Danakil Depression

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The Sun scorches the cracked earth, a wavering mirage confuses the eye, and dry air and dust suck the moisture from your mouth and eyes. Ethiopia's Danakil Depression is one of the hottest, driest and lowest places on the planet. The area is located in the Afar Region of north-east Ethiopia near the border with Eritrea. 

The Danakil Depression is the northern part of the Afar Triangle, a geological depression caused by the Afar Triple Junction: a place where three tectonic plates join.

Walking around the area you feel like you are on another planet. There are volcanoes with bubbling lava lakes, multi-coloured hydrothermal fields, and great salt pans that dazzle the eyes. 


One of the main attractions located in the Danakil Depression is the Erta Ale Volcano. The name means “smoking mountain” in the local Afar language, and it is an apt name for the most active volcano in Ethiopia.

The 613-meter-tall flaming mountain is known for holding one of only six lava lakes in the world. At night, the bubbling cauldron of lava can be seen breaching the rim of the crater in a spectacular display of fiery lights against the night sky.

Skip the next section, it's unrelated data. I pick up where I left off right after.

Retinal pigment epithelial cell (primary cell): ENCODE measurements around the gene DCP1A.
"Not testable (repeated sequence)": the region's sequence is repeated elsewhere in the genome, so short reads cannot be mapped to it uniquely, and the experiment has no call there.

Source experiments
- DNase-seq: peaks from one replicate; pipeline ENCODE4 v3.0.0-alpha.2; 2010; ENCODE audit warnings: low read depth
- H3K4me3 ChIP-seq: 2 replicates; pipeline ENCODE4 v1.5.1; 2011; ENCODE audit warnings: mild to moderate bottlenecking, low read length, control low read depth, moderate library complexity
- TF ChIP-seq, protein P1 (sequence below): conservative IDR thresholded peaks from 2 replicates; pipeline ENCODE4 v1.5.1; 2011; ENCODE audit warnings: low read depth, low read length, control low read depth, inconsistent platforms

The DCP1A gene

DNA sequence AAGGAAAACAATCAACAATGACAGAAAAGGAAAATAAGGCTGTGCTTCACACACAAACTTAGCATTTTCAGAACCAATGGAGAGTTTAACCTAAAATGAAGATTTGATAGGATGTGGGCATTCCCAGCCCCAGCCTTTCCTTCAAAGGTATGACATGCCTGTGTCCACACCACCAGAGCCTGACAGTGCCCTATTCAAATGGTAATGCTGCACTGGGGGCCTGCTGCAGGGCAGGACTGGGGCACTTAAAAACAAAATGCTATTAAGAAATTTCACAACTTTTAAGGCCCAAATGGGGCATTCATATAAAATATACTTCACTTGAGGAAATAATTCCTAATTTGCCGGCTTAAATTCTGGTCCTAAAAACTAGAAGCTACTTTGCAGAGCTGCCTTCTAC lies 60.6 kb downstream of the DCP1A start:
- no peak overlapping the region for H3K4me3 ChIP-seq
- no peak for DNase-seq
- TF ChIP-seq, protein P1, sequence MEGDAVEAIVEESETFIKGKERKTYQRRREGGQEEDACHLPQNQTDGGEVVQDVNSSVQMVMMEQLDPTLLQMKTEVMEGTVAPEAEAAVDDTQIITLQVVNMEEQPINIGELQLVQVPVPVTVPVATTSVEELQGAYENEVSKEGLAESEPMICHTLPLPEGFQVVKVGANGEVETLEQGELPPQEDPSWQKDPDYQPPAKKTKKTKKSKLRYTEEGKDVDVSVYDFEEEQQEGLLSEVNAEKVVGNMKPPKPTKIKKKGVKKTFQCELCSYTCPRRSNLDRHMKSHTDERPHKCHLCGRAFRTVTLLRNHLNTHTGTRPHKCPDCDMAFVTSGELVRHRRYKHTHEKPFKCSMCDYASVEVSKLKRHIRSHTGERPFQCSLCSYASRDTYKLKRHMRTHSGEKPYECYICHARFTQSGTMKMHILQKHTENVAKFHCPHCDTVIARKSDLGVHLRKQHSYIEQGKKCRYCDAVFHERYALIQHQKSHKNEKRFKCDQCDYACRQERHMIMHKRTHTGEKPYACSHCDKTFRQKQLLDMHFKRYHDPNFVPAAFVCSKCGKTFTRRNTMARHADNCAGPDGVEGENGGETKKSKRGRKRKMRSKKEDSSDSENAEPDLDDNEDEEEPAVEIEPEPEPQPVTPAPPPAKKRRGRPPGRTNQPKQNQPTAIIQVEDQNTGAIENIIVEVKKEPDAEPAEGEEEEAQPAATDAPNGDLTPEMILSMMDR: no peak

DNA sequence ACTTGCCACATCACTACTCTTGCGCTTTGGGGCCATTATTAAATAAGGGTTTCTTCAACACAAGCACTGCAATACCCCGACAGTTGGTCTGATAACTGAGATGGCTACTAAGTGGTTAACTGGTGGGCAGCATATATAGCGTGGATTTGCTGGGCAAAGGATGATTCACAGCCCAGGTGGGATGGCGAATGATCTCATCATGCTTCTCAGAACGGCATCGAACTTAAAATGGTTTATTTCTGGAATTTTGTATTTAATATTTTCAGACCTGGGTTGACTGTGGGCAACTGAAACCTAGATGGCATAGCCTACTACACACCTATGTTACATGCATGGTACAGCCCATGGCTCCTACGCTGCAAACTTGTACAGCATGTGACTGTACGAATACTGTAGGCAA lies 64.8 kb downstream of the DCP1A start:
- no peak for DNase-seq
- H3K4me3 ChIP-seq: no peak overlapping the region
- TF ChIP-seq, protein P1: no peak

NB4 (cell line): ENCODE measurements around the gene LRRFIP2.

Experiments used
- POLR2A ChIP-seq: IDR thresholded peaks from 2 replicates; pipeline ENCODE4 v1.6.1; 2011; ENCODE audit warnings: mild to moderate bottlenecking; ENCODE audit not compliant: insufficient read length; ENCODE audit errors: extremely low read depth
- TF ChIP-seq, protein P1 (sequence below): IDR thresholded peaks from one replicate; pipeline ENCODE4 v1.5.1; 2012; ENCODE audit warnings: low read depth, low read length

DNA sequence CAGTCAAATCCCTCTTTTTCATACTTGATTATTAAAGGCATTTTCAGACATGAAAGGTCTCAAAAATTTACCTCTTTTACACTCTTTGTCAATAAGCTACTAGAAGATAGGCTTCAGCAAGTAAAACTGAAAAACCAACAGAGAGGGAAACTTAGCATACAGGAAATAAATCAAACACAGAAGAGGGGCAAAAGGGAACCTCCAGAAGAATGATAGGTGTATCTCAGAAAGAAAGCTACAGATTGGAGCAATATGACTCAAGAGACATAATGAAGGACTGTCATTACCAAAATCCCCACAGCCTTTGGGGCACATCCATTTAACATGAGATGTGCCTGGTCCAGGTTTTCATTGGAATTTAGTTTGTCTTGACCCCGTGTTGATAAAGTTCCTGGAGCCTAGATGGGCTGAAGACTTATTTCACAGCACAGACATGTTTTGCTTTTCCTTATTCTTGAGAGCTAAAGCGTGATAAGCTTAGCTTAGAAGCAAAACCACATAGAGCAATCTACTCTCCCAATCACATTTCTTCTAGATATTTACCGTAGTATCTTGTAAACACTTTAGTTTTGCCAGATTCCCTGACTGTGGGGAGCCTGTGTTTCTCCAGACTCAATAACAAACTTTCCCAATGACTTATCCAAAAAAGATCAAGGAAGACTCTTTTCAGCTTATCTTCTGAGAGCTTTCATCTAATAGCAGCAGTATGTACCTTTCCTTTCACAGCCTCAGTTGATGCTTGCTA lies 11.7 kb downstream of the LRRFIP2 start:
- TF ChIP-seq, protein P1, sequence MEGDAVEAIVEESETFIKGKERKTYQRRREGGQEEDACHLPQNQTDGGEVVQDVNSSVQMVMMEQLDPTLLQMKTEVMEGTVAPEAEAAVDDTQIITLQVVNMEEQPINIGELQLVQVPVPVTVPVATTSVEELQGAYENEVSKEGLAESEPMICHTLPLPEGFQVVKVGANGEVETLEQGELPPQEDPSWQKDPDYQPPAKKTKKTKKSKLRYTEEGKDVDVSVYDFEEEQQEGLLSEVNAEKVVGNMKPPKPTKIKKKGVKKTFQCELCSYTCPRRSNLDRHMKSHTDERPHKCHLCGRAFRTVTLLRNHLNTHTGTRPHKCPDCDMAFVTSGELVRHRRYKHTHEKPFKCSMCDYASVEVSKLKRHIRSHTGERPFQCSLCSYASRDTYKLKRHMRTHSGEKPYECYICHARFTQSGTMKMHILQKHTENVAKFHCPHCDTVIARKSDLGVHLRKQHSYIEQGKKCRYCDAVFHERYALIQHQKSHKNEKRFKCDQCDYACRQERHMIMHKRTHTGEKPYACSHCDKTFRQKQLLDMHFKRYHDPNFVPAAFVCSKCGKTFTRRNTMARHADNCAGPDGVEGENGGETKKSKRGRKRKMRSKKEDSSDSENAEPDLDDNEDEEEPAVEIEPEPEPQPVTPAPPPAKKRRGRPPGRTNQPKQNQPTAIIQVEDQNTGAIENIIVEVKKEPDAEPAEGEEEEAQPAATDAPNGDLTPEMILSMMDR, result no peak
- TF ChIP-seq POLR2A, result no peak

The drive from Addis Ababa to Erta Ale is one of stark contrast leading from Tigray’s cool highlands to the dry and barren low-lying desert of the Afar region. Ostriches, camels and antelopes can be spotted on the desert plains along the way. As temperatures increase with the descent, the terrain transforms into some of the driest and hottest environments on earth. The road ends within 7 kilometers of the volcano’s large base and the adventurous traveler can continue on foot for 2-3 hours along a gentle slope to the summit. To avoid the heat, trekkers start the climb late in the afternoon and will walk some of the distance in the dark. Sturdy walking shoes and a head torch are handy items to have along on this excursion.

Note: Erta Ale is an active volcano and as such, it is continuously changing. While Erta Ale is known for being one of the few volcanos in the world that has an almostpersistent lava lake, the levels of the lava lake’s surface are constantly rising and falling. This, along with periodic volcanic gasses being emitted from the crater, can make observation difficult on certain days. It is therefore never guaranteed that you will see the bubbling lava in the crater on any given day.

Even if the views are not as spectacular as you had hoped on the day that you explore Erta Ale, you may still enjoy the challenge of the night-time hike to the summit and the unique experience of spending the night on the rim of an active volcano.

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